One of the best bars in New York City is about to get even better. The renowned FiDi watering hole, Dead Rabbit, just signed a lease that will allow the bar to nearly double in size.
That’s right. The cozy, three-story Irish pub just leased the two-floor space, formerly occupied by a sandwich shop, next door its current location at 30 Water Street.
The Dead Rabbit plans to combine the two spaces, expanding its venue to a whopping 5,500 square feet.
According to a report from The Wall Street Journal, the bar’s co-founders, Jack McGarry and Sean Muldoon, revealed that the term for the new lease is 17 years. The Dead Rabbit co-founders expect to launch the newly expanded bar this April. McGarry and Muldoon estimate that the cost of the design and construction for the expansion to run somewhere around $750,000, reports the Wall Street Journal.
Don’t worry. You won’t need to find a new happy hour spot during the expansion process, either. The Dead Rabbit will continue to operate in its current space while the construction project goes on next door.
Since opening its doors in 2013, the Irish-themed bar, inspired by the Irish-American gang leader, John Morrissey, has become increasingly popular. In just a few short years, Dead Rabbit has conquered the cocktail scene, winning various awards and even topping the list of the world’s best bar in 2016.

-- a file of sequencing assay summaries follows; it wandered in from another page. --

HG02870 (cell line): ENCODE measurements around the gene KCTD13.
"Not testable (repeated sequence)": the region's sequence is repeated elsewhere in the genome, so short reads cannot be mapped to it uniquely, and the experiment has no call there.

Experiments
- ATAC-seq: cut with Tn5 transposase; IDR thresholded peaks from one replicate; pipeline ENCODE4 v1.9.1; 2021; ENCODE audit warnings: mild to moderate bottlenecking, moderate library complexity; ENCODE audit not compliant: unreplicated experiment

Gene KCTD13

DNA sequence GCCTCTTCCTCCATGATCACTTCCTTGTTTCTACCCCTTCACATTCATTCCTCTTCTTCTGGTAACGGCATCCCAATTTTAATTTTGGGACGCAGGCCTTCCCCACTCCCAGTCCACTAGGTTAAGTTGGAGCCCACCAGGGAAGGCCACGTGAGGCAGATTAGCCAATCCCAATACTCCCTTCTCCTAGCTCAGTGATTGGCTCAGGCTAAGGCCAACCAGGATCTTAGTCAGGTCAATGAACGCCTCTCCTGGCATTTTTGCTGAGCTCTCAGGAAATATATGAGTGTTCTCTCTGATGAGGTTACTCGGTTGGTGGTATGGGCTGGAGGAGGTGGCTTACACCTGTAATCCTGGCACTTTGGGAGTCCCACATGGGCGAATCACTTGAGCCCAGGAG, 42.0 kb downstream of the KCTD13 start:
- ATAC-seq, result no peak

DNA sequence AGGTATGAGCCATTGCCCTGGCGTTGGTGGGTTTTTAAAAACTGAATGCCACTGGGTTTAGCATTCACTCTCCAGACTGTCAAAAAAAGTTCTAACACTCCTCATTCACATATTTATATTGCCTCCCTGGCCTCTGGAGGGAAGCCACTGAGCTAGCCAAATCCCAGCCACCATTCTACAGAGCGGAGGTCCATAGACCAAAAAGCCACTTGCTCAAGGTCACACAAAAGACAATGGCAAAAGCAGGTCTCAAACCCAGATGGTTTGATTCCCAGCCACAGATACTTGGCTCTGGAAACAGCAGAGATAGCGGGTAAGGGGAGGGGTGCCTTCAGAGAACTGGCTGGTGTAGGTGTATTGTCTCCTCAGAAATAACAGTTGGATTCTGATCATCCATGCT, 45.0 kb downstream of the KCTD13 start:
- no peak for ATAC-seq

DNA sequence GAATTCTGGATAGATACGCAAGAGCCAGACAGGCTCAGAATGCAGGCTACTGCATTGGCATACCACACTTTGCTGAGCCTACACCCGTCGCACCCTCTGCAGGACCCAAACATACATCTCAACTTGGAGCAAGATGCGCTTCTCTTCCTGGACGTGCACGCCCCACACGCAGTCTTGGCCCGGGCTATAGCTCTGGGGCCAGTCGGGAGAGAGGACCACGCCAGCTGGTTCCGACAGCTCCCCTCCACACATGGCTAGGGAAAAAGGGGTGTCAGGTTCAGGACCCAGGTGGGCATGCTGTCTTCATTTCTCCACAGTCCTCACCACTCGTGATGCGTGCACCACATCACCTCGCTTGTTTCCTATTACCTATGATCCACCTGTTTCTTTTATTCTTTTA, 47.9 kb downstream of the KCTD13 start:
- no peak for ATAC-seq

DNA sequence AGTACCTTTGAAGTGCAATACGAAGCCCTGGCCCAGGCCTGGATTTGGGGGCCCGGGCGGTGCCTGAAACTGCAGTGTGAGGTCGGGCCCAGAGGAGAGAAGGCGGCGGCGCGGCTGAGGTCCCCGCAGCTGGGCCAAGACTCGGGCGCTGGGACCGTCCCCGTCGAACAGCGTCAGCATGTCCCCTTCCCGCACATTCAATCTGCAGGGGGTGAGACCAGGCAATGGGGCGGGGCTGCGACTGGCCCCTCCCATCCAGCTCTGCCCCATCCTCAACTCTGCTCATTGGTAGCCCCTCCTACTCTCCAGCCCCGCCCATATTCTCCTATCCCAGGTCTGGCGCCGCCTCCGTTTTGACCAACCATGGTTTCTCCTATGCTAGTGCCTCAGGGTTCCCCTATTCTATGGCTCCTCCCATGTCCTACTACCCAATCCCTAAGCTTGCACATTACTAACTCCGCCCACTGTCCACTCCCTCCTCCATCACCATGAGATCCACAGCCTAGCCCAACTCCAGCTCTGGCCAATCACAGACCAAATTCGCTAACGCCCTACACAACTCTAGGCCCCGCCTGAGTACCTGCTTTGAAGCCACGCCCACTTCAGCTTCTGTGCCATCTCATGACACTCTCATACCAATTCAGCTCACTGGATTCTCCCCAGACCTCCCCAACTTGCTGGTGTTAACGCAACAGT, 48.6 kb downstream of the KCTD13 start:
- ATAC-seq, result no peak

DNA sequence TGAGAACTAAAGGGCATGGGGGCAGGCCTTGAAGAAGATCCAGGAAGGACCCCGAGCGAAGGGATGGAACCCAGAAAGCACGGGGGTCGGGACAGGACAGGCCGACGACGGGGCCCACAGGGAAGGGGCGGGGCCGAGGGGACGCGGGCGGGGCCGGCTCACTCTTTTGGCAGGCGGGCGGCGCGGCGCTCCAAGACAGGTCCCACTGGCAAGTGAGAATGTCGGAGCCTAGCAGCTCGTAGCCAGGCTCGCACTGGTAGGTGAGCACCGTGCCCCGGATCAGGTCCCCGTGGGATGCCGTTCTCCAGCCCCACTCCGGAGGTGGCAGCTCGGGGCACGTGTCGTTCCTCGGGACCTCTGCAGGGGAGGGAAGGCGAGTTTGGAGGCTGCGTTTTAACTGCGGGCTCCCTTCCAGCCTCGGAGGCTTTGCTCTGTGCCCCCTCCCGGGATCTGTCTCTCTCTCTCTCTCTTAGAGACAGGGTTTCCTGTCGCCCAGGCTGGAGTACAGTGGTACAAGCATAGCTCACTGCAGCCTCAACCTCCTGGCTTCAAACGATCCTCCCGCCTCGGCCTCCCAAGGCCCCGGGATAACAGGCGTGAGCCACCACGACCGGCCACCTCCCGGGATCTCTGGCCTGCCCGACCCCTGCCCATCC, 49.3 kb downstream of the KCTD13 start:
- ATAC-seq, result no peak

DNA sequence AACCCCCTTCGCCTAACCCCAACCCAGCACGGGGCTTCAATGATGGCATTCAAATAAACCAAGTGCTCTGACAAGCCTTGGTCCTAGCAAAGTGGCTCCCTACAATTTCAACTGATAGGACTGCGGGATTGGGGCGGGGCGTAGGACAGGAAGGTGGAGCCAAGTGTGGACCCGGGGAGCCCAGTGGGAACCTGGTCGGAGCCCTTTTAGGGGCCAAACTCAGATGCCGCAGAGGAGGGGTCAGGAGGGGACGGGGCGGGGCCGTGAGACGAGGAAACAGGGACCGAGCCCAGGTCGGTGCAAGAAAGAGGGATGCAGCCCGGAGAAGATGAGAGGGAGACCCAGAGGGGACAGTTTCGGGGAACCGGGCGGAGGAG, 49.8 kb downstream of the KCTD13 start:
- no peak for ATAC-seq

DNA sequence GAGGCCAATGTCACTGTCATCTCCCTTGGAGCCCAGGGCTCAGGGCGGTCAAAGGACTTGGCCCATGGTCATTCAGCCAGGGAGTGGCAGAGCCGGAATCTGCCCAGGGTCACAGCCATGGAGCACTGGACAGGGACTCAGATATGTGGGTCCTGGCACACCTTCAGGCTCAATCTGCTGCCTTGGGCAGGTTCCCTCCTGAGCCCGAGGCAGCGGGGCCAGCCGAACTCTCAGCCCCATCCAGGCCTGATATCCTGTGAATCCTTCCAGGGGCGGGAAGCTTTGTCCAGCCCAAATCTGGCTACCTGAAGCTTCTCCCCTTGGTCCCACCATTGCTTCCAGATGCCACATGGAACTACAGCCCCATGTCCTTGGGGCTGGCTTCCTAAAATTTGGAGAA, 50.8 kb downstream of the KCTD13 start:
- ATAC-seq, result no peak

As a result of the Dead Rabbit’s success, both locals and tourists have been flocking to this lower Manhattan drinking den and the small bar can sometimes have wait times of up to two hours on busy nights. The expansion is great news for patrons who want to grab a drink inside the critically acclaimed bar without having to wait outside.
The Dead Rabbit’s co-founders previously declined offers to expand the bar by opening outpost locations in other parts of the city, since the bar was inspired by the history of The Dead Rabbits street gang that once occupied the area of lower Manhattan.
Therefore, the co-founders simply waited until an opportunity arose for them to expand their wildly successful bar into a space adjacent to its current location. Muldoon told WSJ, “We thought it would happen if we were patient enough.”
Surely enough, they were right.